I love a good throwback to the formative years of console gaming when developers had to create whole worlds with just 56 colors, but I’m always worried my trip through time will be spoiled by a game too busy winking at the camera to say anything new. Prison City, a platformer that debuted last August to slightly less fanfare than Baldur's Gate 3, is almost one of those games, seemingly itching to set a new world record for references per minute. But somewhere between a Pong-style boss fight and a pastiche of NES Teenage Mutant Ninja Turtles' nausea-inducing water level I realized that once you hit homage critical mass, you end up with something paradoxically novel.
The references may be stuck in the past, but Prison City gleefully comes up with ways to remix them into boss fights and clever platforming moments that feel much more modern than they look.
From the minute you boot up Prison City it’s visibly drunk on a batch cocktail of '80s pop culture, what with its talk of Techno-Terrorists and a city-spanning prison fortress that’s overtaken "futuristic" 1997 Detroit. I half-expected ED-209 to show up, and… well, come to think of it, I’m still not sure if that happened or not.
So sure, the air is so rich with nostalgia you can practically taste the New Coke—and if you’re looking to treat the game like a scavenger hunt for sci-fi film nods, you’ll be well-served. But what really stands out about Prison City is its eagerness to emulate the ‘90s as you fondly remember them, rather than exactly as they were, with some pleasant anachronisms to ease the player in and spin new ideas their way.
From the beginning, there’s a high degree of customization, whether you want to take it easy with extra lives, nerf your attacks for what the game deems a “classic” experience, or slap on a few layers of blurry CRT filters. Prison City wants to set off whatever dormant neurons you may have dedicated to games like Power Blade, but it lets you tailor the more aged aspects to your taste and needs.
The fundamentals are familiar; you slide, jump and chakram-slice your way through a selection of levels played in whatever order you choose, Mega Man-style. Each stage is a neon-splattered jungle gym of enemies, pitfalls and power-ups. It’s not exactly linear, though, as you need to find a keycard to access each level’s boss room. Finding an optimal route to the boss is a pleasant challenge within a challenge, as you’ll want to outfit your chakram with damage upgrades scattered among the map alongside health-replenishing hot dogs and screen-clearing hand grenades.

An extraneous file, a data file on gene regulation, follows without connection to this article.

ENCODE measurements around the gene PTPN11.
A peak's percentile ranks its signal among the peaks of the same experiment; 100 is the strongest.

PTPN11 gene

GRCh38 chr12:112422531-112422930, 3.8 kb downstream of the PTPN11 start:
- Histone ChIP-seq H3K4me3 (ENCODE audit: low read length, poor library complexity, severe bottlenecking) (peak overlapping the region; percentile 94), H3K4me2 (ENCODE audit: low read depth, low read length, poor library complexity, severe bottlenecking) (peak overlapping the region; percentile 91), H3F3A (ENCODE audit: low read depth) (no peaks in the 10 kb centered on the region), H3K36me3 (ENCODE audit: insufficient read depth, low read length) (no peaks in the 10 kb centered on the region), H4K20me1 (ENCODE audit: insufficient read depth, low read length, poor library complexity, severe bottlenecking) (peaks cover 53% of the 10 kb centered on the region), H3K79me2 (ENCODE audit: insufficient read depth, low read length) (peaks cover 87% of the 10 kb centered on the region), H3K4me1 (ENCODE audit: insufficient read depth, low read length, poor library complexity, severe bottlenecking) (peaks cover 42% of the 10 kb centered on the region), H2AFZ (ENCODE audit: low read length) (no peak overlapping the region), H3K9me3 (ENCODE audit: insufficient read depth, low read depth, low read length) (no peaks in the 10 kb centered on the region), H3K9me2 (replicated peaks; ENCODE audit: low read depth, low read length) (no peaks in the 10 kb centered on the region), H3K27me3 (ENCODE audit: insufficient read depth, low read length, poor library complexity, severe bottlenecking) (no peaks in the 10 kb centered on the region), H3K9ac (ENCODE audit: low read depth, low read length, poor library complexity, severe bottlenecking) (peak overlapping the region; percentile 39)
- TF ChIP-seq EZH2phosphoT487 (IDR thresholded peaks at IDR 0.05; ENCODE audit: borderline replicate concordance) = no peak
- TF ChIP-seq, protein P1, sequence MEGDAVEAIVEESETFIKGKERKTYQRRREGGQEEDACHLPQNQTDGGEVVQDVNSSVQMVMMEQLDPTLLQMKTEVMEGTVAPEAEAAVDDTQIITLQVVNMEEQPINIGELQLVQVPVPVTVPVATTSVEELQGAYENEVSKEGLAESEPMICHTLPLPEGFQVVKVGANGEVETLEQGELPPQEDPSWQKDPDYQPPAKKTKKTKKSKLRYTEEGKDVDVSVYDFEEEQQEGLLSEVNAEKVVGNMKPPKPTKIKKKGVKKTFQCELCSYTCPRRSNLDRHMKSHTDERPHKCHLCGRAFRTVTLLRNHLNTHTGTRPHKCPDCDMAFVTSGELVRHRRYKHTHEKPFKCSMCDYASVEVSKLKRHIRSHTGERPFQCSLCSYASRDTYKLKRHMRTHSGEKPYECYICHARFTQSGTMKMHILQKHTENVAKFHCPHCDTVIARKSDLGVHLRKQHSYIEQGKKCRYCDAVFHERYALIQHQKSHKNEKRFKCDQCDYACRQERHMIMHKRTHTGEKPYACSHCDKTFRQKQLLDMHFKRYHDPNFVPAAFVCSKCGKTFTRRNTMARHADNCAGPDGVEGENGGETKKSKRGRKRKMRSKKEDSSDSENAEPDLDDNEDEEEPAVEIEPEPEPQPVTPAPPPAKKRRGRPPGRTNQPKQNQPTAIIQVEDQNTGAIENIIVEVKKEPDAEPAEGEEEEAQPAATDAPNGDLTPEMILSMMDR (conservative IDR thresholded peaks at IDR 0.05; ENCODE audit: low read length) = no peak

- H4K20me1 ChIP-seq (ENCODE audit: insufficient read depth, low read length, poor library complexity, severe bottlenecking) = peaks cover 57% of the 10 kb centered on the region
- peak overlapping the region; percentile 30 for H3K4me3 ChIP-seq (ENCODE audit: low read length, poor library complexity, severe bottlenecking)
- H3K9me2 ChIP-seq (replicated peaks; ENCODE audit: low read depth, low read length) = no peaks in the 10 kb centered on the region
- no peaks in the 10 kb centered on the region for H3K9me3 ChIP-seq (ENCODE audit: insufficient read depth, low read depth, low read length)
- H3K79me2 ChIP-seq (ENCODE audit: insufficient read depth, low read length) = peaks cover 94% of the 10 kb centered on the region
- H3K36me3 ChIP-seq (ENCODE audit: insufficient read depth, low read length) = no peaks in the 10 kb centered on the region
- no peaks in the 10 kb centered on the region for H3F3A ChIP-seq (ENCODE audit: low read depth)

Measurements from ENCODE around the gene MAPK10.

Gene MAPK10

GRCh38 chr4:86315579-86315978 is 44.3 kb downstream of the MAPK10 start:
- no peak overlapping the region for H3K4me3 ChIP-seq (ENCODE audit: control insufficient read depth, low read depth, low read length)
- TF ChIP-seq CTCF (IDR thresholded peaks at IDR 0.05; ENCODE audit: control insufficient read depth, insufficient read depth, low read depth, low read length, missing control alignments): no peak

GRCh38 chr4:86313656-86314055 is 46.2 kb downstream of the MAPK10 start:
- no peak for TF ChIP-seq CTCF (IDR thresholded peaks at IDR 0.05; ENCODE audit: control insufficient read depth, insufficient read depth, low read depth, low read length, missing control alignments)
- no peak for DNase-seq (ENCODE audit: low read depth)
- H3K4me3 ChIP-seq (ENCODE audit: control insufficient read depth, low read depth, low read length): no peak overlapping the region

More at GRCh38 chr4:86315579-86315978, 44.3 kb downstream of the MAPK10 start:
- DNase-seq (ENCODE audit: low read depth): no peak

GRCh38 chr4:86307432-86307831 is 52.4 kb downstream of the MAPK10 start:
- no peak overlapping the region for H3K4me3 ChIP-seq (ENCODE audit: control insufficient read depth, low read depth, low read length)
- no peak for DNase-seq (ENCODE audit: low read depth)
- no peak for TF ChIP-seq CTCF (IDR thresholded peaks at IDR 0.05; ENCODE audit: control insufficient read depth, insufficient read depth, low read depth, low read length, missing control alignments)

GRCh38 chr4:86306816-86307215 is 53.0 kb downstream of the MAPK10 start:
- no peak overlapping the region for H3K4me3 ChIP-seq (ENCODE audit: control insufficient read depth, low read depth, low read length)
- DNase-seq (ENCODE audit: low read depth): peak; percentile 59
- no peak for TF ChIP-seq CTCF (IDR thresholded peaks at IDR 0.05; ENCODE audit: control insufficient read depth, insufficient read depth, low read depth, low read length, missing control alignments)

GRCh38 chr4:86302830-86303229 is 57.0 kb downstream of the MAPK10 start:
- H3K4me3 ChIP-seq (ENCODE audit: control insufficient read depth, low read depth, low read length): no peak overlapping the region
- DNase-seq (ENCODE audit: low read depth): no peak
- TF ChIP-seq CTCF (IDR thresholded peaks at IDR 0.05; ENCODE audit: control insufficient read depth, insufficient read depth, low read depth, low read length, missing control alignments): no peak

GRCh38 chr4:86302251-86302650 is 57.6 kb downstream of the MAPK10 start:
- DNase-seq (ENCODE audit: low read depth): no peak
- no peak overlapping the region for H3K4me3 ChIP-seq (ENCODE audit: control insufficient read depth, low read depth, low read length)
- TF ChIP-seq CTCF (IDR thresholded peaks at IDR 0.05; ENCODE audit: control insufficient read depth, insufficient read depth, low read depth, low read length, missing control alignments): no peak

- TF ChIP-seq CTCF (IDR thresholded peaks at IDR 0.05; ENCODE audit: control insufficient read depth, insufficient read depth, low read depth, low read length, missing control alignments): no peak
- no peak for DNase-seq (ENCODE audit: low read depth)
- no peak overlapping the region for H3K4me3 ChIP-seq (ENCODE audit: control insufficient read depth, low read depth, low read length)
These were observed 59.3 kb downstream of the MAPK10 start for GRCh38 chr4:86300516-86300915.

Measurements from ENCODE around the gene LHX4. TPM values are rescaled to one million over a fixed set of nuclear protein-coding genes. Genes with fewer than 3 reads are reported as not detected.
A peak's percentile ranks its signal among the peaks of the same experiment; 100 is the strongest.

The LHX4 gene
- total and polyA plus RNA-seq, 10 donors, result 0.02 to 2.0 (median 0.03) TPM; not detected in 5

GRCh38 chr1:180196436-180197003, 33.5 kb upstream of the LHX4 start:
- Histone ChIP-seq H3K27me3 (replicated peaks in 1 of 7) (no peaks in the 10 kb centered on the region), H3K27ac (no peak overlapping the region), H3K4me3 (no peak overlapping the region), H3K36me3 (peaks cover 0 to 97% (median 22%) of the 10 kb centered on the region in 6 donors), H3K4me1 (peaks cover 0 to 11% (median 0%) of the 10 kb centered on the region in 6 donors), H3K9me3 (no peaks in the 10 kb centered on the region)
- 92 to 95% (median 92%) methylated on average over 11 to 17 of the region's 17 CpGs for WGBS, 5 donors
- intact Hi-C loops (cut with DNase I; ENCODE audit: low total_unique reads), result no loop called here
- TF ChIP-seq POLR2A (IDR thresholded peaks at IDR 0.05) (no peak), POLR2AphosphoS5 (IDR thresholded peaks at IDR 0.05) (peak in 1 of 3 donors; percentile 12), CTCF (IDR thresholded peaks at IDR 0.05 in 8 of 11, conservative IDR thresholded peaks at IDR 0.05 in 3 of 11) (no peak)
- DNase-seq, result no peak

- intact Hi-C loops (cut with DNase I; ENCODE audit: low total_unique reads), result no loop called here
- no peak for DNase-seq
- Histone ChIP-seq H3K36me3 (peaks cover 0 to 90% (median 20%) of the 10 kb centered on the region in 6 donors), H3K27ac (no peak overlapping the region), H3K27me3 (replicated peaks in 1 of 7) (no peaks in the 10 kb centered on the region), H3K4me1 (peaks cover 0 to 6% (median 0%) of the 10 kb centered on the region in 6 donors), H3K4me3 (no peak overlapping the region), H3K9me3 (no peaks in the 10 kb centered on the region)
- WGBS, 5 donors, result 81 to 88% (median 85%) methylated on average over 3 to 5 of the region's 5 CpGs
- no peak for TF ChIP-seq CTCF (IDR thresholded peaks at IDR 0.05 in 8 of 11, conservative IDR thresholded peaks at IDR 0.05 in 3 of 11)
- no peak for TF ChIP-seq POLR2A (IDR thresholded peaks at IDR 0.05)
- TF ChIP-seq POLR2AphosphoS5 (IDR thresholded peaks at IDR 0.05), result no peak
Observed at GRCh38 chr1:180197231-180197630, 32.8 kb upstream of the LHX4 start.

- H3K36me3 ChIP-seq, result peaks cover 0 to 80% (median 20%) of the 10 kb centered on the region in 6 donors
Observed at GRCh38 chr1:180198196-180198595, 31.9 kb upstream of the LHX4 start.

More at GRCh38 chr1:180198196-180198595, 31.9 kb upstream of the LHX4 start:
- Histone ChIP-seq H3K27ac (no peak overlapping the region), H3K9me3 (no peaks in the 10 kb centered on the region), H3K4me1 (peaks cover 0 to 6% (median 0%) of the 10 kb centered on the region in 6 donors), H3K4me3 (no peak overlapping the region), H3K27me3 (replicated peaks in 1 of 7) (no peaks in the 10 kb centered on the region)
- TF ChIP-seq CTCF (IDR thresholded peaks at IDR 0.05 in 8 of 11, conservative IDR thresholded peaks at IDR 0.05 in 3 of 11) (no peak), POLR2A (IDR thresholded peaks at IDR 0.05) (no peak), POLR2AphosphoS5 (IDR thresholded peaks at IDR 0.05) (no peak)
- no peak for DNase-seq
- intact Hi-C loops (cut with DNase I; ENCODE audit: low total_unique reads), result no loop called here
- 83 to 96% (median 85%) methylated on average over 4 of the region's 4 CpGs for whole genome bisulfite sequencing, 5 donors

While levels are brief, they don’t feel disposable, with bespoke enemies and hazards giving you some tight material to test your ledge-grabbing and chakram-chucking against. I got my expected mechanical nods to old platformers, like wind that messed with my momentum and the obligatory slippery ice level, but I really dug when the game took some sudden turns, whether I was fleeing from a snowplow eager to one-shot me or precariously making my way across some platforms in the dark as beams of fire prodded me along.
Prison City truly sings, though, in the boss encounters.
Your eight-direction chakram fire gets pitted up against a living Jumbotron with plasma-firing heads embodying Detroit’s most prominent sports teams, a Mad Max-style convoy you need to outmaneuver on a motorcycle, and that Pong-champion boss. Even if the difficulty is a few steps below what you might expect from the decade it reveres (until the final few levels, anyway), these encounters are remarkable setpieces unto themselves and remind you that there’s a slick, modern game beneath the pixelated crust.
I like the crust too, though: the way it blends old school color palettes with bouncy sprite animations and gorgeous explosion particles that fully betray the 2023 release date for the sake of eye candy.
Prison City also flexes some aesthetic muscles beyond the typical cyberpunk dystopian fare—though it is drenched in that—with things like a heavily armed sports stadium-turned-fortress and a nature preserve complete with aquarium and robo-dolphin, Johnny Mnemonic style.
It’s all playful enough to mellow out the tropey machismo a bit with offbeat humor and genuinely inventive pixel art, and it kept the game from feeling banal. We've all seen this era celebrated before, but Prison City is enviably precise in its execution. If I wanted to play along, I might call it radical.
All I was left wanting from Prison City was a longer game. A full playthrough is a brisk three or four hours, which an experienced player could probably shear down to significantly less—granted, that’s still longer than a number of NES games, and it’s only $10. After the credits roll, you’ve got a "super-players-only" extra mode which adds some new objectives to stages, and I imagine the campaign’s concise bedlam lends itself nicely to speedrunning.
It looks like indie developer Programancer and publisher Retroware have their heart set on a Castlevania tribute for their next gig together, The Transylvania Adventure of Simon Quest, so there are more 8-bit thrills to come. Castlevania has had many more modern imitators than something like Power Blade, so I’m pretty psyched to see how they aim to stand out from other retro throwbacks once again.